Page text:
This is a continuation of our previous post “Some historical snippets of Bharatanatyam – Part 1“.
In the 1977 issue of the Journal of the Madras Music Academy, there is an essay titled “Dance Music and the Contribution of Nattyacharyas to Karnatic Music”by the Bharatanatyam gurus K. P. Kittappa Pillai and K. P. Sivanandam. This was delivered in Tamil as Dr. V. Raghavan Shashtyabdapurti endowment lecture.
Disclaimer: I have attached the link to the pdf of the lecture as part of this post. I am not really quite sure of the copyright, although the website had no mention of it anywhere. So, I will remove the document if anyone points to any copyright infringement.
There are some interesting and important points of this lecture. I have tried to summarize them below:
1. Among the 64 arts, Bharata sastram is highly ranked.
2. I do not know which Thiruvilayadal puranam, but it seems in one of them mentions “பாவமோடு ராக தாளமும் மூன்றும் பகர்ந்திடு முறையினர் பரதம்”. Meaning that Bhaavam, Raagam and Taalam, all three make Bharatam.
3. Bhaavam – It is a divine power and in a human’s life an art that can invoke and/or suppress feelings/emotions in an instant is most needed.
4. The meaning of lasyam is to perform abhinaya while sitting!
5. During the Sodashaupachaara, devadasis depict 16 different hastabhedas and in front of the sannidhi offer a sloka, thus marking the pushpaanjali.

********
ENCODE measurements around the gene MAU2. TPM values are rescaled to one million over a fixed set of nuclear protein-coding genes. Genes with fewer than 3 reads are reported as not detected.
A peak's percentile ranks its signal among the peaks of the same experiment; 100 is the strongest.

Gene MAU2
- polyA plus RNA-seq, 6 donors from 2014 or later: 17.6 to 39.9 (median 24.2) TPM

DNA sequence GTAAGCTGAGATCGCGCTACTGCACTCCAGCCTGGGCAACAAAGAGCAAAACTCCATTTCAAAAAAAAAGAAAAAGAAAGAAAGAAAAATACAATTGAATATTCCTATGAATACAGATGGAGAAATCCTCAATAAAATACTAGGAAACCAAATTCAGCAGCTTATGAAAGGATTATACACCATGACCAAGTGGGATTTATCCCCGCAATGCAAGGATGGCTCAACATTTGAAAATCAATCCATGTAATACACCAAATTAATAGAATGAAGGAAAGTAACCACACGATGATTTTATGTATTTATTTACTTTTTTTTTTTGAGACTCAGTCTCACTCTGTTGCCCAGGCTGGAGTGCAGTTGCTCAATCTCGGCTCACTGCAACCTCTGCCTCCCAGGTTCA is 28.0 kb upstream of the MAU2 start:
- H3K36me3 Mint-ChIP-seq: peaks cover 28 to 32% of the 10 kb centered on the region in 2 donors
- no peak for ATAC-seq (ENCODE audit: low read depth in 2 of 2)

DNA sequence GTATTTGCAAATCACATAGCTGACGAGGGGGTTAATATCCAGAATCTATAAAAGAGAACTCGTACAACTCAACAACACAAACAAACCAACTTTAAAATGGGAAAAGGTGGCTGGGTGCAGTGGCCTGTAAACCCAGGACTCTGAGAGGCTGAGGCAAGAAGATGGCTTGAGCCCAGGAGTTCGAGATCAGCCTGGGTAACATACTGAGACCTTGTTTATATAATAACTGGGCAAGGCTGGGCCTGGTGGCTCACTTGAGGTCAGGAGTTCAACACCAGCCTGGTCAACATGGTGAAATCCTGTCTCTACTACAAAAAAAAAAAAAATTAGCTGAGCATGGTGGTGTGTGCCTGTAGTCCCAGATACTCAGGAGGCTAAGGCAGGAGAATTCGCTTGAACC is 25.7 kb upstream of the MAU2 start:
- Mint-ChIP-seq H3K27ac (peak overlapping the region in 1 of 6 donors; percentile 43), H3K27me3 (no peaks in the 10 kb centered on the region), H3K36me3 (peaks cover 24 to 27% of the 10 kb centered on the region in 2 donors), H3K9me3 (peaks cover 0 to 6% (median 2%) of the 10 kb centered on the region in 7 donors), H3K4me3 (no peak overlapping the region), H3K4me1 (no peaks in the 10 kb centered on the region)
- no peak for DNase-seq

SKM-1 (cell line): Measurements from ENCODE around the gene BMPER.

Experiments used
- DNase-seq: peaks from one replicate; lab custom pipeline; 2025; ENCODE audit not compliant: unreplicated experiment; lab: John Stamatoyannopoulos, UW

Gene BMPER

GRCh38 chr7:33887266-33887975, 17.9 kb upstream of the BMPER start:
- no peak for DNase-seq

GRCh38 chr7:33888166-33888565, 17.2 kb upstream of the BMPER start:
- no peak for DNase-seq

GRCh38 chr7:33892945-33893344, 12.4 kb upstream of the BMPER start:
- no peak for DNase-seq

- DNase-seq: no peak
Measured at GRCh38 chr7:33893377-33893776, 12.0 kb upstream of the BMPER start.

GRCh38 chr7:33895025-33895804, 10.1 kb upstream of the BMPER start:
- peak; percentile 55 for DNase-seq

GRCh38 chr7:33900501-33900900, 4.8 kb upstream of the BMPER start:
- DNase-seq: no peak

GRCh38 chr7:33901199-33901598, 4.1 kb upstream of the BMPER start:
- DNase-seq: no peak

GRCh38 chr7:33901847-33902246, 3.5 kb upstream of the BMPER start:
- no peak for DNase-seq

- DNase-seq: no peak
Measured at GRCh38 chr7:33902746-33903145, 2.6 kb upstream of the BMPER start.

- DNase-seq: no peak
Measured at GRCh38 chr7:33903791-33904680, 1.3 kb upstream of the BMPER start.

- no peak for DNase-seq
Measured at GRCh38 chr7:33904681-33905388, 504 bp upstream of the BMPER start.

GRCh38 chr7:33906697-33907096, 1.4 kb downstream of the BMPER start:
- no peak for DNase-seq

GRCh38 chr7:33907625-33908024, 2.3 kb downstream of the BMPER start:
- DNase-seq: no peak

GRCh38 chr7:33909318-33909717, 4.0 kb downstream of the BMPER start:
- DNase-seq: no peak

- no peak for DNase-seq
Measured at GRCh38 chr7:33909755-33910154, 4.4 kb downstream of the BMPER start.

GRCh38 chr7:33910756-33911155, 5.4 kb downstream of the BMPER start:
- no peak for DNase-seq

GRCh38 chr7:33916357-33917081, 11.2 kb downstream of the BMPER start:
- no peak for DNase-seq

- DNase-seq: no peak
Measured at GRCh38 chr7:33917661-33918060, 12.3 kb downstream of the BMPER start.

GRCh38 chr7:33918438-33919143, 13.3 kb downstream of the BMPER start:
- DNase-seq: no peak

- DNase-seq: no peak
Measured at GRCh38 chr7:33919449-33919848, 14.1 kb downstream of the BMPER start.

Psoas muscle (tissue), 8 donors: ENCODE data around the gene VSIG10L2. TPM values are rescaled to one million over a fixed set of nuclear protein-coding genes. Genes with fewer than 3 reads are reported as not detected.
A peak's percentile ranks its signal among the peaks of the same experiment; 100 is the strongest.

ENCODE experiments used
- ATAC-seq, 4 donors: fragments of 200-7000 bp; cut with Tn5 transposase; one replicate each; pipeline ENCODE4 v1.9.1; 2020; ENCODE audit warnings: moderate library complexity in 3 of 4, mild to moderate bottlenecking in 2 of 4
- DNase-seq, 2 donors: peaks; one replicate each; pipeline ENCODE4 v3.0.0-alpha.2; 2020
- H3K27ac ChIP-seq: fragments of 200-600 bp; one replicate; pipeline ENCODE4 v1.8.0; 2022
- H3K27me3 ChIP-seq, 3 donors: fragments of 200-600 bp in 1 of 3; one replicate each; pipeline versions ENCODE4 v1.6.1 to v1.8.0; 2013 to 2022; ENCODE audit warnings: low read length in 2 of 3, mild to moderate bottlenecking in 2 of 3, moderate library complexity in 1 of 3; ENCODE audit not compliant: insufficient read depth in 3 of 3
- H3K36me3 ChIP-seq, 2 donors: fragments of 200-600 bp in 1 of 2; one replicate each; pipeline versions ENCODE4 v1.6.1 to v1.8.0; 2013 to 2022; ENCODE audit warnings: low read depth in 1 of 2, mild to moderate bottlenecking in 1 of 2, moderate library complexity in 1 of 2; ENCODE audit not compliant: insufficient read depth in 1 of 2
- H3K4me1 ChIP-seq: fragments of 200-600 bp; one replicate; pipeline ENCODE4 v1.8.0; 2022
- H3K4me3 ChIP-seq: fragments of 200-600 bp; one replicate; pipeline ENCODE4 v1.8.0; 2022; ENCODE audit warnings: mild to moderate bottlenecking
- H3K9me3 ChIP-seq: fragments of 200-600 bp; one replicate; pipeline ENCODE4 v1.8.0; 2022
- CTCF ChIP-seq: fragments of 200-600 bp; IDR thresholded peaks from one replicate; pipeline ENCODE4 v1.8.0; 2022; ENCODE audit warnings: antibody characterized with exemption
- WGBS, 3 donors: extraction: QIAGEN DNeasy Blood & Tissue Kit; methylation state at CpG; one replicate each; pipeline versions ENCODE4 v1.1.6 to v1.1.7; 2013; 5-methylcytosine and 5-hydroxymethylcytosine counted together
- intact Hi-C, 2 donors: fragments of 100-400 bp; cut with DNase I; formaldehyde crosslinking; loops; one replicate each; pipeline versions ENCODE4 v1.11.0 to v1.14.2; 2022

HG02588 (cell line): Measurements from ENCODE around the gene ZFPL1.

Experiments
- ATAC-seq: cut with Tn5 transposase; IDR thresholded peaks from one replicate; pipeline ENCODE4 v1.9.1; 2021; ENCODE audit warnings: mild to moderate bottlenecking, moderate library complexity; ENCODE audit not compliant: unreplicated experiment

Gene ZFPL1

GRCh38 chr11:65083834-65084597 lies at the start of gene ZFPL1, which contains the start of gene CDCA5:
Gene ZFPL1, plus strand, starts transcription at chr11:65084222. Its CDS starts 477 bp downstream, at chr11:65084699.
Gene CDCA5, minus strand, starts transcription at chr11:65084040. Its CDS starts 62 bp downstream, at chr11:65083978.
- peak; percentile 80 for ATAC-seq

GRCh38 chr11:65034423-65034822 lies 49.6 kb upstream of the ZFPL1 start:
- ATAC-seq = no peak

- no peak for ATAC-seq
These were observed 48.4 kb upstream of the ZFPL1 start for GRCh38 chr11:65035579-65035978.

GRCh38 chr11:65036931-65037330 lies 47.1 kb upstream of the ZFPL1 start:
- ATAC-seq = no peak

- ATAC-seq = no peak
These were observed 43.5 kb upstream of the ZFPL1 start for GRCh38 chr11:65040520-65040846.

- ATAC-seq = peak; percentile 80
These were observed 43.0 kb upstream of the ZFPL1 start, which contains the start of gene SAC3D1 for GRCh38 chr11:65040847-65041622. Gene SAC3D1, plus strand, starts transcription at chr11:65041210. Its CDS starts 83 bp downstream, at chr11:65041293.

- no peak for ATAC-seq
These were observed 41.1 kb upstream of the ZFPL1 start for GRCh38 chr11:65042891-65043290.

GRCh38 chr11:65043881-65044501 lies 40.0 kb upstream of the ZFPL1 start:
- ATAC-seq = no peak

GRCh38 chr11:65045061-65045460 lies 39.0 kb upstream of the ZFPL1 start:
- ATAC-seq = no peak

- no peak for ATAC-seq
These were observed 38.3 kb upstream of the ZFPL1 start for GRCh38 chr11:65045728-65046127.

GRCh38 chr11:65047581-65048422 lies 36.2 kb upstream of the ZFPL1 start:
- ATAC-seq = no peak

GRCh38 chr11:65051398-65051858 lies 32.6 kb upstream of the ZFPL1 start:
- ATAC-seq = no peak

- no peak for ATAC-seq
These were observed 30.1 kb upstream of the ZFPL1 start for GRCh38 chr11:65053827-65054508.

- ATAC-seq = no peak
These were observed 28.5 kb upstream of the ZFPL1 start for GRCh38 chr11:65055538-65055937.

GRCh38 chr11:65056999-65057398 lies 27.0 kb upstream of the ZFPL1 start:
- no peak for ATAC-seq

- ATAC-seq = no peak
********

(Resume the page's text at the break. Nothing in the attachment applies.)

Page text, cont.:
6. Ten Types of Adavus: Tattadavu, Naatadavu, Kudithamettu adavu, Jaadi adavu, Tattumettu adavu, Mei adavu, Arudhi adavu, Mettadavu, Nadaiadavu and Mudivadavu, each having 12 variations making a total of 120 adavus.
7. Margam format starts with
- Melaprapatthi – Trikala Mishra Jaathi Jampai talam
- Todayamangalam – Jaya Janaki Ramana
- Sabhavandanam alias Alarippu – Not based on any Ragam
- Shabdam – Usually in Kambodhi and Ragamalikai
- Varnam – The padavarnams are also known as Chowkavarnam
- Padam, and
It does not mention the Mangalam and the Slokham performed as the finishing part.
Lakshana’s of the Dance Teacher/Guru:
- Should have learned dance at an young age.
- Should have mastery over Tamizh, Telugu, and Sanskrit.
- Mastery over music and musical instruments such as Mridangam.
The first composition was “Navaratnamala” consisting of nine keerthanas as Gurusthuti to their Guru Muthuswami Dikshithar. They used the mudras such as “Guruguha”, “Guruguhadas”, “Guruguhabhaktha”, “Guruguhamurthy” as a tribute to their guru, whom they belived as the incarnation of Lord Muruga.
In the composition “Maya teetha swarupini” in Mayamalavagowla ragam they end it as “Maguruguha swamiki ne dasudaithi”. In another Keerthanam they mention “Saadileni guruguha murthini ne Aanaadanunti namminunu” indicating their devotion to their guru.
Their compositions include many jathiswarams, 20 Shabdams in Misra Chapu Talam, 50 Varnams in Roopakam and Aadi Talam, and 15 Swarajathis. For each varnam and Swarajathi there were Sahityam in both Tamizh, Sanskrit and Telugu. They have also composed 10 Dwadasha Ragamalikai consisting of 12 ragas. Also, numerous padams, javalis and thillanas.
A question asked by the authors to ponder: Why the other Kritis of Tyagaraja and Syama Sastri were not choreographed, even though they are contemporaries of their guru, Muthuswami Dikshitar?